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Stay issued after judge struck down New York City's school mask mandate for children under age 5

NYC school mask mandate for 2-4-year-olds stays in place 00:26

NEW YORK Mayor Eric Adams says children under 5 years old should prepare to wear masks at schools and day cares on Monday.

A stay has been issued after a Staten Island judge struck down the so-called "toddler mask mandate."

Earlier Friday, the judge ruled the mask mandate for 2-4-year-olds was unconstitutional. The Adams administration appealed after changing its mind on lifting the rule, which was supposed to go into effect Monday, citing an increase of COVID-19 cases.

"We're seeing a slight uptick and we want to be prepared, not panic. That's the theme, what we're doing here New Yorkers. We want to be prepared, not panic," Adams said.

Richmond County Supreme Court Judge Ralph Porzio said the mask mandate was "arbitrary, capricious and unreasonable" and is "void and unenforceable."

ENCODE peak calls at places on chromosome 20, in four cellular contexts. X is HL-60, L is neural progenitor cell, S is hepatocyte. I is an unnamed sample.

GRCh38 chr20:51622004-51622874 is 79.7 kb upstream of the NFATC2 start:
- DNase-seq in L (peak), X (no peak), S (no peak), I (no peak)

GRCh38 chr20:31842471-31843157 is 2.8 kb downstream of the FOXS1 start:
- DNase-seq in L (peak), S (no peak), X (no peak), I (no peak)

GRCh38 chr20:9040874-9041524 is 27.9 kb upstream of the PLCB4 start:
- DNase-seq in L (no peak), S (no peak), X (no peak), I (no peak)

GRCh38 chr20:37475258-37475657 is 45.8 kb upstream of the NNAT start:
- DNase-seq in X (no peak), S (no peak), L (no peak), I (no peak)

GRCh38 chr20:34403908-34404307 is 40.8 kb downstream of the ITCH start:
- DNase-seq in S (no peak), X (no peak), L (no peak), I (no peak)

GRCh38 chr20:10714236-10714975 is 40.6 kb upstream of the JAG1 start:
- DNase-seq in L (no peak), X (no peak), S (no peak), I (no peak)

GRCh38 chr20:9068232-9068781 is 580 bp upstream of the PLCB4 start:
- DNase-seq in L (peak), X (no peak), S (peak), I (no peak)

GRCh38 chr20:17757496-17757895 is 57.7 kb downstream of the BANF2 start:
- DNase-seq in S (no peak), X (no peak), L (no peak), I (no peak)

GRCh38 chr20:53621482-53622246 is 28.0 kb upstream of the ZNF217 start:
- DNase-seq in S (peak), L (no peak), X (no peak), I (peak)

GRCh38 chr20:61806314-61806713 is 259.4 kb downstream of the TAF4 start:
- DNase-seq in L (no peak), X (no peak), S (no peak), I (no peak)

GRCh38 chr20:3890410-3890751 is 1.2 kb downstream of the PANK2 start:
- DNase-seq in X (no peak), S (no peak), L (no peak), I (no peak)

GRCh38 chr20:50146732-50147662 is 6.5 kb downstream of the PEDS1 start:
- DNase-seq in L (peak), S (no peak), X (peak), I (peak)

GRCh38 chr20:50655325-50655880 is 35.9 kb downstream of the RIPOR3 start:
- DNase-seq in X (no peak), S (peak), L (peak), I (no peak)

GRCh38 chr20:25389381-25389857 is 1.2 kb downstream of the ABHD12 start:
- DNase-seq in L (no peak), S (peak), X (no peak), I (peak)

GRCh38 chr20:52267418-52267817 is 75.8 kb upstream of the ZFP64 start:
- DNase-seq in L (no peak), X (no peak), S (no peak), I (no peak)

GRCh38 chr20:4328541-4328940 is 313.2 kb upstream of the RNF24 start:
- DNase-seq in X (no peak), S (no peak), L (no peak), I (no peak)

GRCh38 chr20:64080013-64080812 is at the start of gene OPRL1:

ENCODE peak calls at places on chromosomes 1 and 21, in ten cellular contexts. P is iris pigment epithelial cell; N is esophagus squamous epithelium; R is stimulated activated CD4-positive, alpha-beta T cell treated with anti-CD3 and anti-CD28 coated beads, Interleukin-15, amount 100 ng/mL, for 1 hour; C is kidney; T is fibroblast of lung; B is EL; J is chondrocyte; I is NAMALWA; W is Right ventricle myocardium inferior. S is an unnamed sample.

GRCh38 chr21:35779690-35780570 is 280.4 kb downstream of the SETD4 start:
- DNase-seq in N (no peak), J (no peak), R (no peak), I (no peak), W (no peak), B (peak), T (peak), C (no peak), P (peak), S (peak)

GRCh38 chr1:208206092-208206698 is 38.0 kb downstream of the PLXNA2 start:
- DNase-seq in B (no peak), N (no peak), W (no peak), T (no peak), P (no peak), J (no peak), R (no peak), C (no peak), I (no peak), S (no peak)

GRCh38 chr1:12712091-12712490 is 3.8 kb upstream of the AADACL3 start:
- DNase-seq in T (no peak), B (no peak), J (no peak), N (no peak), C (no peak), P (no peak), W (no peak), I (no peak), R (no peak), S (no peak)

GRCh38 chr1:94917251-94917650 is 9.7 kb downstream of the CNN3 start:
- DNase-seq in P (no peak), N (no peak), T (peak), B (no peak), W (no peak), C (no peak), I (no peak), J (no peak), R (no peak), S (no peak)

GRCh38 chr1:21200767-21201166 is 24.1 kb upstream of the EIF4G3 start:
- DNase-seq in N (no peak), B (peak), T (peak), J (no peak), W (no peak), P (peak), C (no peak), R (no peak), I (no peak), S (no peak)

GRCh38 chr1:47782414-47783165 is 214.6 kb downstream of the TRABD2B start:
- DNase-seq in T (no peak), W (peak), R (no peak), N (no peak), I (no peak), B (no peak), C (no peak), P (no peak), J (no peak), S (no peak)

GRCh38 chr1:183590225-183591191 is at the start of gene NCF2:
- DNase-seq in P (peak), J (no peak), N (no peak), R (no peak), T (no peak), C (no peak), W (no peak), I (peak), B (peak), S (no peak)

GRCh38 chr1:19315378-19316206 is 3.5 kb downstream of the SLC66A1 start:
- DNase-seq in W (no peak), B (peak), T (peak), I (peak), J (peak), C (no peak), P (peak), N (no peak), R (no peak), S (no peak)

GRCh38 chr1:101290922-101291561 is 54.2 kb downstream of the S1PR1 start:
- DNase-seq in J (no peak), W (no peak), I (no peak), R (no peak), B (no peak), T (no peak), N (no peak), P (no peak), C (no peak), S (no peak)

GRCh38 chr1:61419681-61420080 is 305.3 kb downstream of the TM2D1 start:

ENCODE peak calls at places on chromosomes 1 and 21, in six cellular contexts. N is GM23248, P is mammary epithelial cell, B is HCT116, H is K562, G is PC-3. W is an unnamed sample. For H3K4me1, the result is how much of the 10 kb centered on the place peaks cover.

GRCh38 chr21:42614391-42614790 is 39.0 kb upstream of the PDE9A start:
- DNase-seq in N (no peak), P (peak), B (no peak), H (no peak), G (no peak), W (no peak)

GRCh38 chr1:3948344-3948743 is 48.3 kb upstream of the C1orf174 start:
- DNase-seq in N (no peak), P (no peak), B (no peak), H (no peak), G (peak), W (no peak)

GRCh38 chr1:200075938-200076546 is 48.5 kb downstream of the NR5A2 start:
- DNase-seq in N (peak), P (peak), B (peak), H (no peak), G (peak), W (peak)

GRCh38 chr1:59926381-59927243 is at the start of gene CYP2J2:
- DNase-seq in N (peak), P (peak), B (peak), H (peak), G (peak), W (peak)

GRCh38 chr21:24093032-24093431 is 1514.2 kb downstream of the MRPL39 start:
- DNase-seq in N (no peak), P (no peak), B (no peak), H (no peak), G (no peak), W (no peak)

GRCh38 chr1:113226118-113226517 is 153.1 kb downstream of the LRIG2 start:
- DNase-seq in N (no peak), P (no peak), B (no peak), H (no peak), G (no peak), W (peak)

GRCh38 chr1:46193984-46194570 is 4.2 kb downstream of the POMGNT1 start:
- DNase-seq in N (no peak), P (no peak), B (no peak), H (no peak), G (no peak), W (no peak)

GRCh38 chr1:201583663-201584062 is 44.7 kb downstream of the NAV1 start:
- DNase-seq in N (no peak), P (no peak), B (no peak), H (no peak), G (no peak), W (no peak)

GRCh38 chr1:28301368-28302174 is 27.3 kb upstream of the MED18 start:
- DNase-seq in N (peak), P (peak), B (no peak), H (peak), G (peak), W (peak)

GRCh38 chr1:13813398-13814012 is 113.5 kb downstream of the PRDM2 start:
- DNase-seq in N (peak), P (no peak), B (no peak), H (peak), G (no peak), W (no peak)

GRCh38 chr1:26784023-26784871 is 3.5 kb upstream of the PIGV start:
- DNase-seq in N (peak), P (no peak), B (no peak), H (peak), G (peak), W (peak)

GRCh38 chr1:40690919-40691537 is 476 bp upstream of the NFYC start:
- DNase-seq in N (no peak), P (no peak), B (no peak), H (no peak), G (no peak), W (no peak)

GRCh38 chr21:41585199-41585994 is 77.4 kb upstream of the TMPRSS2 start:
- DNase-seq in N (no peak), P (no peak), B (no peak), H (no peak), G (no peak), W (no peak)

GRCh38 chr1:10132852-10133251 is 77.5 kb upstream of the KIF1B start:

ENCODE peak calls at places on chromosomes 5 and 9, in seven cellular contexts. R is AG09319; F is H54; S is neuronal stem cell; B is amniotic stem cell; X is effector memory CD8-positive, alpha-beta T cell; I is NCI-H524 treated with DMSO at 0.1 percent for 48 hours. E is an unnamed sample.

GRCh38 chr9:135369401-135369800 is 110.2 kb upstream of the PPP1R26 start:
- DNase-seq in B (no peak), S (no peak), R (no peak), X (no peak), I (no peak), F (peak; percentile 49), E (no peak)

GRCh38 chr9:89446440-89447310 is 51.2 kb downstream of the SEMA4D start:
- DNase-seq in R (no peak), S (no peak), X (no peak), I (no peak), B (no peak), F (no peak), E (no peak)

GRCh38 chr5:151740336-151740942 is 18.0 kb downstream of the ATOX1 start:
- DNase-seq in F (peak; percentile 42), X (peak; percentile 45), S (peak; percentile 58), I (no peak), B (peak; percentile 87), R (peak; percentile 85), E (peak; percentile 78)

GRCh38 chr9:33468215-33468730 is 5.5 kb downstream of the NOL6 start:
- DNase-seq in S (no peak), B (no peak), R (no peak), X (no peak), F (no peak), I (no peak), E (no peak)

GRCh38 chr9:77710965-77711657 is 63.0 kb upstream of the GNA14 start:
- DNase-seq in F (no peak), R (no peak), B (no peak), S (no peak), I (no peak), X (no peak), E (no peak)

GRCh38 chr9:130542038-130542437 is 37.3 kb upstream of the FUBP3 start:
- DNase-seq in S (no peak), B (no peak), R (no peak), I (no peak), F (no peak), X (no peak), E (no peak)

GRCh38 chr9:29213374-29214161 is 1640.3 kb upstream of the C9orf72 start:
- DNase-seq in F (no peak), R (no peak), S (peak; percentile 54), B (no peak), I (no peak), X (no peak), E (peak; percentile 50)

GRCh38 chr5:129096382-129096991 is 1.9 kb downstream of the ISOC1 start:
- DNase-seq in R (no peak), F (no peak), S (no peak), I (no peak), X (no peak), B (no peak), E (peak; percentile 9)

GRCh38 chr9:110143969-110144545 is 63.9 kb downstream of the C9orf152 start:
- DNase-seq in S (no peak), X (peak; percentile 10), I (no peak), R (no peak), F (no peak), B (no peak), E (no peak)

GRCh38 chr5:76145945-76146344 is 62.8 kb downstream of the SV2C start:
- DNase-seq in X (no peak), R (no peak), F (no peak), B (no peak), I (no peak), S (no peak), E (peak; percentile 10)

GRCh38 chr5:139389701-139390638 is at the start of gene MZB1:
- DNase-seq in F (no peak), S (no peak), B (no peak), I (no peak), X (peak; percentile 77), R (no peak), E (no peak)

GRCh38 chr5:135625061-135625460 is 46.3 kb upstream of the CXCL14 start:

Watch Marcia Kramer's report

Mayor Adams says kids should keep faces covered, but judge strikes down mask mandate 02:17

Attorney Michael Chessa filed the suit. 

"It means that it's lifted. It means the parents now have the choice as to whether or not to send their kids to school with a mask or not. The mandate is officially lifted," Chessa said earlier Friday.

As CBS2's Marcia Kramer reports, New York City Health Commissioner Dr. Ashwin Vasan said officials decided to keep the mask mandate for 2-4-year-olds due to an increase in an Omicron variant and because children in that age group are unvaccinated. 

"This afternoon, we're asking for a bit more patience and a bit of grace. Cases are definitely rising, and its gotten our attention. They will continue to rise over the next few weeks, and it's likely that over three weeks, we will rise to a different level of overall risk," Vasan said. 

And that's not all. Officials are recommending that all New Yorkers wear masks in indoor settings. 

"It's time for preparation, not panic. You'll notice that I myself am wearing a mask. I'm doing it because it's what I'm recommending what New Yorkers do in public, indoor settings, especially if you're not certain about the vaccination status of those around you," Vasan said. 


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